15. On the basis of the pleadings, the Trial Court raised the following issues :

O. S. No. 5673/1980

(1) Whether the Meeting of the Board of Directors of first defendant-company was held on 24-10-1980 by defendants 2 and 3 If so.

(2) Is the said meeting hit by the Doctrine of lis pendens on account of the pendency of O.S. No. 2097/1980 and null and void ?

(3) Whether the co-option of defendant-3 as Director of first defendant-company is valid and legal ?

(4) Whether the plaintiff has failed to comply with Section 299(1) of the Companies Act ?

(5) Whether the plaintiff's office as Director of first defendant-company fell vacant by virtue of Section 283(i)(i) of the Companies Act ?

(6) Whether the plaintiff has ceased to be the Chairman of the first defendant-company from 16-11-1980 ?

(7) Whether the plaintiff proves that he continues to be the Director and Chairman of the Board of Directors of the first defendant-company in view of the order passed in O.S. 2097/80 (O.S. 9750/ 80) dated 28-10-80?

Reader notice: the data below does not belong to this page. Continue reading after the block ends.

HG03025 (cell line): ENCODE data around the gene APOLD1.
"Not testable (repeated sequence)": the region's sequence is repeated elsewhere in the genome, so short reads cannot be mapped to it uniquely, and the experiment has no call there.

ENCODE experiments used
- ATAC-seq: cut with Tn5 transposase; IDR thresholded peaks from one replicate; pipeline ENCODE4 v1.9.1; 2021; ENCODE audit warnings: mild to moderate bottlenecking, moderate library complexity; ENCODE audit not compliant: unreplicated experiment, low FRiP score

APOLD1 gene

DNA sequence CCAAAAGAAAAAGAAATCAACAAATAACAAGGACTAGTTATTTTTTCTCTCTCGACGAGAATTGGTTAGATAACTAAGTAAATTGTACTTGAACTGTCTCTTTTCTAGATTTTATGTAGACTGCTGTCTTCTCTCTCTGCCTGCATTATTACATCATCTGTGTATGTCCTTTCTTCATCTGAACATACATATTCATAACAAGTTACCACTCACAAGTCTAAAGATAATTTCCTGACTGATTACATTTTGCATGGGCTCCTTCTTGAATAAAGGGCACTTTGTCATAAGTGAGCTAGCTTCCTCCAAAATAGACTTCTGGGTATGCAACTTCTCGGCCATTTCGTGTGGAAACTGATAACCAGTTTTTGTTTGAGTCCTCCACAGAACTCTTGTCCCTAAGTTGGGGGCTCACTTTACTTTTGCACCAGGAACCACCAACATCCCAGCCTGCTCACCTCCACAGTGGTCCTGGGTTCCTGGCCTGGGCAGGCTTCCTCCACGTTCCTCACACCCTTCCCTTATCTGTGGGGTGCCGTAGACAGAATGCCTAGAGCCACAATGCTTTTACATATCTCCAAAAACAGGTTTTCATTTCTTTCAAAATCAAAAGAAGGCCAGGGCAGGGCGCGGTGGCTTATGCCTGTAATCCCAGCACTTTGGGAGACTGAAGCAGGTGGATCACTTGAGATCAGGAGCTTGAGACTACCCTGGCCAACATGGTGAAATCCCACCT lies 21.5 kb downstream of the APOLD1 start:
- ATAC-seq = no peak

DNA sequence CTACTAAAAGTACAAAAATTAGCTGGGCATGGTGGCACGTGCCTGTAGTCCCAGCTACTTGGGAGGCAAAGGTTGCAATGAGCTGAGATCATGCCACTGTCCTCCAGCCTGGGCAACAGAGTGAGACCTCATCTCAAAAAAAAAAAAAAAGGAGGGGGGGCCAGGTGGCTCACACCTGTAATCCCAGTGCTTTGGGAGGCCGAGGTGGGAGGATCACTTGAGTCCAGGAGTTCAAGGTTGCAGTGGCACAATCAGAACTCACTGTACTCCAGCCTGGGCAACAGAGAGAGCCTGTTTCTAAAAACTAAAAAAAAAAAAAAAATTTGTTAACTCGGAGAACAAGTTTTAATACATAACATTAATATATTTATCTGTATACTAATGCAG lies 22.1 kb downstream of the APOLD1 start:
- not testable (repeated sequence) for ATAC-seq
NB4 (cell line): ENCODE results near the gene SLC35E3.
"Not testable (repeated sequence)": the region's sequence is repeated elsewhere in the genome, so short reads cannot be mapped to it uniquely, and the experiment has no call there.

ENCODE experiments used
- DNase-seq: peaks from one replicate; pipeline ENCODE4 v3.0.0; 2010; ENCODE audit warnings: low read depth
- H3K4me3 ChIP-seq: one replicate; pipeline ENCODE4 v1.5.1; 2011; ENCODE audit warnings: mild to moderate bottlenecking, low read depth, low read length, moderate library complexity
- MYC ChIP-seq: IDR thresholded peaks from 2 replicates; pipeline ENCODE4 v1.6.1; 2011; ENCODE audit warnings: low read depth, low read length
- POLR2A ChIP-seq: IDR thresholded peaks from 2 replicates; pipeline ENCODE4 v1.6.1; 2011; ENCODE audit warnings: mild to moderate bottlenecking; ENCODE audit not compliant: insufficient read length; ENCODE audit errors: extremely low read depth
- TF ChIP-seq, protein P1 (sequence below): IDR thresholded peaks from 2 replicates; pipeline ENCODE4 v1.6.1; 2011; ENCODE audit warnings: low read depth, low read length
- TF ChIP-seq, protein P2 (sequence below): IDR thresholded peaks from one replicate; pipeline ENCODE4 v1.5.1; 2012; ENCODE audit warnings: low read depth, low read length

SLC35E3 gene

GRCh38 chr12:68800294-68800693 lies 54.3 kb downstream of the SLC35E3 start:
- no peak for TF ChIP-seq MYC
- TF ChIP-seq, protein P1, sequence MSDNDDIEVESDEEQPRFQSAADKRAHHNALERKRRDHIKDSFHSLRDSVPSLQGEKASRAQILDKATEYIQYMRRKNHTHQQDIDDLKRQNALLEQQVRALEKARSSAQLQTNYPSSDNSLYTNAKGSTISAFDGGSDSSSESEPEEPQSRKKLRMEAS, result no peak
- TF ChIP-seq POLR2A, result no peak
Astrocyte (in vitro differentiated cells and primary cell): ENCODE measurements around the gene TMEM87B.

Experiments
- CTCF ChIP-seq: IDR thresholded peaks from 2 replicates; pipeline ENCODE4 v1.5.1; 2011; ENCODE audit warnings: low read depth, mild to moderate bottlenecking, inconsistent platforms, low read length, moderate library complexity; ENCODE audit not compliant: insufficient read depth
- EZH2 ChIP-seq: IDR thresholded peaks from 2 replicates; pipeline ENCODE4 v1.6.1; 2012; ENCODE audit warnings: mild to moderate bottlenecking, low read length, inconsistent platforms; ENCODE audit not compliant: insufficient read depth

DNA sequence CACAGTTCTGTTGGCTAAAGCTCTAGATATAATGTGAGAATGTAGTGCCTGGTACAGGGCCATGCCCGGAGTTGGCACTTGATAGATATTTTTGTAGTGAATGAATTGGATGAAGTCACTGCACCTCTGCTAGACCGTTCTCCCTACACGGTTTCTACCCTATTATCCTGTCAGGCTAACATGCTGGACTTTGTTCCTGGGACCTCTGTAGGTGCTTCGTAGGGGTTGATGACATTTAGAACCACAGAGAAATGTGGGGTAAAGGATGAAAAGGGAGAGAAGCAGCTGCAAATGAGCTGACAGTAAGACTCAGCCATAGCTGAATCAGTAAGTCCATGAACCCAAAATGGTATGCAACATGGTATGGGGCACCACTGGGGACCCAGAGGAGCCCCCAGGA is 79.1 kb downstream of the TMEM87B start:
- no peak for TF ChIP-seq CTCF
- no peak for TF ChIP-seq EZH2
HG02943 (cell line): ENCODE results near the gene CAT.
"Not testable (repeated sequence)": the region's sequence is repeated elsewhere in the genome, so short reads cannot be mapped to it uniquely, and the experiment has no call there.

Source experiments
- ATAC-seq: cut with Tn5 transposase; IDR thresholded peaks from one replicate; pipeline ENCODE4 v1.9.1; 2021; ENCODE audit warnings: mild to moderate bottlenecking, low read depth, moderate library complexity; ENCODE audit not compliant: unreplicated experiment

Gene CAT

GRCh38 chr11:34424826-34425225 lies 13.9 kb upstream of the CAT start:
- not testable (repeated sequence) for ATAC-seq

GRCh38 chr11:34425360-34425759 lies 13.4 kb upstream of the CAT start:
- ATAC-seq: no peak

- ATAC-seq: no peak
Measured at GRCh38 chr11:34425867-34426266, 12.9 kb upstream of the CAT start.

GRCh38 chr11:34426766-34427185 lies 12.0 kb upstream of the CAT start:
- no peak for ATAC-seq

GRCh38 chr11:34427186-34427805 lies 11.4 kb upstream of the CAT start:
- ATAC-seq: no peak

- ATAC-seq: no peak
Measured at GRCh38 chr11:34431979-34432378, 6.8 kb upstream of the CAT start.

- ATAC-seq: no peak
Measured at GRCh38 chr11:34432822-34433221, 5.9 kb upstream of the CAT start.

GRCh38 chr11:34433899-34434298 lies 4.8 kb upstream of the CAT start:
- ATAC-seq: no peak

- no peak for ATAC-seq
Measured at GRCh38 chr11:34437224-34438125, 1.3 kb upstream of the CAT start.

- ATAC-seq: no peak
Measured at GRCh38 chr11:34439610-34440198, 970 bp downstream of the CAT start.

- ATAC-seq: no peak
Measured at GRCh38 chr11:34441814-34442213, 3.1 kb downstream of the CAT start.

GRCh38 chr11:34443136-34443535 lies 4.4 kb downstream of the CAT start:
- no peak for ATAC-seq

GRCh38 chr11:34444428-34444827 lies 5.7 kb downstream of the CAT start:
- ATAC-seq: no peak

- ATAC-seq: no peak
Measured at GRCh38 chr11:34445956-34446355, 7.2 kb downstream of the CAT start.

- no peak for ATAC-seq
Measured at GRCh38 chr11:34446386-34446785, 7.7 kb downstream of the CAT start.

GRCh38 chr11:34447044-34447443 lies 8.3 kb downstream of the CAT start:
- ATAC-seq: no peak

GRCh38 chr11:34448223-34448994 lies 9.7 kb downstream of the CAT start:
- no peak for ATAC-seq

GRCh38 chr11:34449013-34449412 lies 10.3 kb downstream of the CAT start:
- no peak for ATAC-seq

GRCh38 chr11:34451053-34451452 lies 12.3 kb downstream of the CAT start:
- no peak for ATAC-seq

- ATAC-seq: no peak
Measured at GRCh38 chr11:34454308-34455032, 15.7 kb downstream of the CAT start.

(8) Is the plaintiff entitled to declaration and injection sought ?

(9) What order, what decree ?

O. S. No. 10462 / 1980

(1) Whether the defendant has failed to comply with Section 299 of the Companies Act ?

(2) Whether the defendant's office as Director of the plaintiff No. 1 company fell vacant by virtue of Section 283(l)(i) of the Companies Act ?

(3) Whether the defendant has ceased, to be the Chairman of the first plaintiff-company, from 16-11-1980 ?

(4) Whether the defendant has acted against the interest of first plaintiff-company ?

(5) Are the plaintiffs entitled to declaration and injunction sought ?

(6) What order, what Decree ?